My Day Job.

I’m stressed out. My job, it is stressful.

For some background: anytime someone asks me “What do you do?” I find the easiest thing to do is tell them that I have Chandler’s Job. In fact, they actually are probably the same job. People usually say, “… What was Candler’s job?” and I reply that is exactly the point; I have a generic knowledge-worker job, in a cubicle for a big company: the details aren’t so important in casual conversation.

My official title is “Information Manager” which is to say, I manage information. As anyone knows, information is the life blood of an organization: you need info to make decisions, you need info to move the process forward.

Let’s say you make a mistake. That’s bad. But not knowing how large the impact of the mistake will be? Well, that’s worse. You need information.

So I work for this company, for some real smarties. The best in the particular industry in which my company is known. I’ve learned a ton from them. I learn new stuff every day, without exception.

I actually started there as a temp back in 2004. Doing data entry. I had just left Educom and was basically getting paid the same money to do like, 30% of the work, and 20% of the thinking.

They had a Rube Goldberg style setup for getting data from the client’s system to ours. It wasn’t really my job, but I somehow took ownership of getting this process more organized. Ultimately, this extra work made it easier for me and the 10 other temps on the team to actually do the work and get stuff done. Since so many hands were touching the process, a single person (me, by default) had to exert constant vigilance on the process to ensure we were meeting our deliverables and that nothing “got lost in the cracks” or whatever we used to say back then.

To keep track of it all, I made my very first Excel spreadsheet. I was 24 years old and had never used Excel. Ahem. I spent a good deal of time in that file, made it look nice, made it easy to read. I basically applied anything I knew from web development (most of which wasn’t applicable, but still)

Since the process to which I was attached was under some scrutiny by the client, I was involved in some meetings or conversations with folks that normally wouldn’t “deal” with a temp. During the course of reviewing the process with the client and my superiors, someone recognized that I was doing all this extra organizing, and they moved me to a team of people just like me: anal retentive, detail oriented, and technically inclined. The Information Management Team. The guy in charge of the team took a chance on me, I’ll admit, since I didn’t really have much on paper to show anyone the things of which I was capable.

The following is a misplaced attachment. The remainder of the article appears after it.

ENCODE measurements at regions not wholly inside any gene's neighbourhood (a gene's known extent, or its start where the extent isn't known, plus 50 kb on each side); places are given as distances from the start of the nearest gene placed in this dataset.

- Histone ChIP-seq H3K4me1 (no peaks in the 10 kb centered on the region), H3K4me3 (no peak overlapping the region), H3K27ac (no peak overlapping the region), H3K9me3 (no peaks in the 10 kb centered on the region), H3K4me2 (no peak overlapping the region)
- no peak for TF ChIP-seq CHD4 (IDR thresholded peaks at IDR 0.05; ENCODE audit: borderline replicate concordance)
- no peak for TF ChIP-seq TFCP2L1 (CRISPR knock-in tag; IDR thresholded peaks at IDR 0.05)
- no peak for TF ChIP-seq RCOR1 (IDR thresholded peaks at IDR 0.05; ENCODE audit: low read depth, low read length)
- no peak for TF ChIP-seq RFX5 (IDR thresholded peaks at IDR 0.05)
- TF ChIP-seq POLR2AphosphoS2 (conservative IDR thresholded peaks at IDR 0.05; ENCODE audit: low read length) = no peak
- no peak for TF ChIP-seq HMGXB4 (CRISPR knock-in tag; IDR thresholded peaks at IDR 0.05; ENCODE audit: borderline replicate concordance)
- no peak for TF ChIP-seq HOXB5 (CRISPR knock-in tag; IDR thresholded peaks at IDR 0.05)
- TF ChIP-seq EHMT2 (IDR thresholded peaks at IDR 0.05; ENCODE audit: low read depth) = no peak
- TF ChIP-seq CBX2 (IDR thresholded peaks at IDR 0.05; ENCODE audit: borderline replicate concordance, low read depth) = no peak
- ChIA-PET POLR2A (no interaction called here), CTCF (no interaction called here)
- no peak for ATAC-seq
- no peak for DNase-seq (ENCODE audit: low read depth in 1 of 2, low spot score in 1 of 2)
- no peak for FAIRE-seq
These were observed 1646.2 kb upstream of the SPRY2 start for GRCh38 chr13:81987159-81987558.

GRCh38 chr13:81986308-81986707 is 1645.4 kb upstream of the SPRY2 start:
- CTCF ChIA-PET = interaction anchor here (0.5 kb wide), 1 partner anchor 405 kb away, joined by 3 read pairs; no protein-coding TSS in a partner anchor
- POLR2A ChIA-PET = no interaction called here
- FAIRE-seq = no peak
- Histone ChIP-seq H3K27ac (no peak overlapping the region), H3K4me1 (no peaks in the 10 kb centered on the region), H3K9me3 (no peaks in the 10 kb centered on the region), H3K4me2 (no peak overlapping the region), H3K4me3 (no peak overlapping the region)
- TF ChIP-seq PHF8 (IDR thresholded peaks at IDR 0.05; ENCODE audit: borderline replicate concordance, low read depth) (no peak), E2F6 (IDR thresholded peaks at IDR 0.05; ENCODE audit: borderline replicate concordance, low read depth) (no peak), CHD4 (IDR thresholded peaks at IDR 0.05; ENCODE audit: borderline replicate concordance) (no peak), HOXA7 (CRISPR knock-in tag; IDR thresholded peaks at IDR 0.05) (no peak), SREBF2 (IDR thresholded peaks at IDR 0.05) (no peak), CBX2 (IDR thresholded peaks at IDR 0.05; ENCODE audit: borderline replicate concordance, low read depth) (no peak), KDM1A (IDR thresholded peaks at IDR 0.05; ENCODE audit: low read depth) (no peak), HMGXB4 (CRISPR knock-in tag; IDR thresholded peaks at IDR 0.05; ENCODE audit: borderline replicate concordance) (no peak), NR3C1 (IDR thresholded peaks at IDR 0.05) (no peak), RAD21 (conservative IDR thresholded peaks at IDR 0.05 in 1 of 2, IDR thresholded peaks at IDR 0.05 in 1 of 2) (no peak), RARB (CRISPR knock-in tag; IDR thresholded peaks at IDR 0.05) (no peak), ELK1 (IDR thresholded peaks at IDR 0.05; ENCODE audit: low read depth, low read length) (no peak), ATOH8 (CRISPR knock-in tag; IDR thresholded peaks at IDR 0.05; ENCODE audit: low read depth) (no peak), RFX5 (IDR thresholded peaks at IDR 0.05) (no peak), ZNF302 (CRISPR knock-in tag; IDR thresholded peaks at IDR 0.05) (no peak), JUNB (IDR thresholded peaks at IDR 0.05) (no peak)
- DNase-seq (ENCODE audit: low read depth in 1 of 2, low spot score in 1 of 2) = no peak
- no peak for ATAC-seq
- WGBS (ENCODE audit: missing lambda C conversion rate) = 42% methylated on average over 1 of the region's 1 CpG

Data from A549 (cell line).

I got started with Office. I had never used Access before, so I grabbed some basic survival skills. Same with Excel, Word. In web development, these weren’t really file formats I had used, nor software I had needed. Also, I used Macs and anything Microsoft just felt icky to me. But now it was every day stuff. Within a year, I had a reputation for being “that guy” to go to when you have an Excel or Office question.

Over the past 7 years there, I’ve been promoted, gotten raises, moved between 4 major clients. Between 2006 and 2010, I’ve built reports covering over $150 Million. In 2010 alone, I reported on $60 Million.

So the stress. Back to the stress.

Lately, on any given workday, I receive maybe two or four ad-hoc report requests. This is in addition to the normal day to day tasks that constitute my job. Weekly and daily regular reports, monthly stuff that takes a ton of time, year-end summaries, ENDLESS slide decks, conference calls, emails, traveling to the client’s onsite location, etc.

I interact with third party vendors and perform a QC on information that they feed back to us. If anything is wrong, I have to go back to them for conflict resolution. I report on their ability to meet goals set by our client.

We’re also at a particularly sensitive time of the year where we focus heavily on meeting market share commitments to certain preferred partners in the marketplace. I refresh a projection in service of this at least once a day, though often twice or more.

I also conduct QC on our internal team and the data they influence.

And there’s always a random project going on. A semi-annual or semi-quarterly internal team review. Internal task forces get assigned frequently to tackle larger issues or organizational problems in the process.

Oh and add to all this: a common misconception is that I work in IT. I do not; it’s just a coincidence that I have the word “Information” in my title, and also that I’m a giant computer nerd and love to know how stuff works. Something that occurs quite frequently is that as soon as someone knows I’m “good with a computer”, they immediately ask me to do something that is not really my job.

So, all this stress? I’m going on vacation. Far, far away. We leave this Friday. Can’t wait.

1 Response to “My Day Job.”


Leave a Reply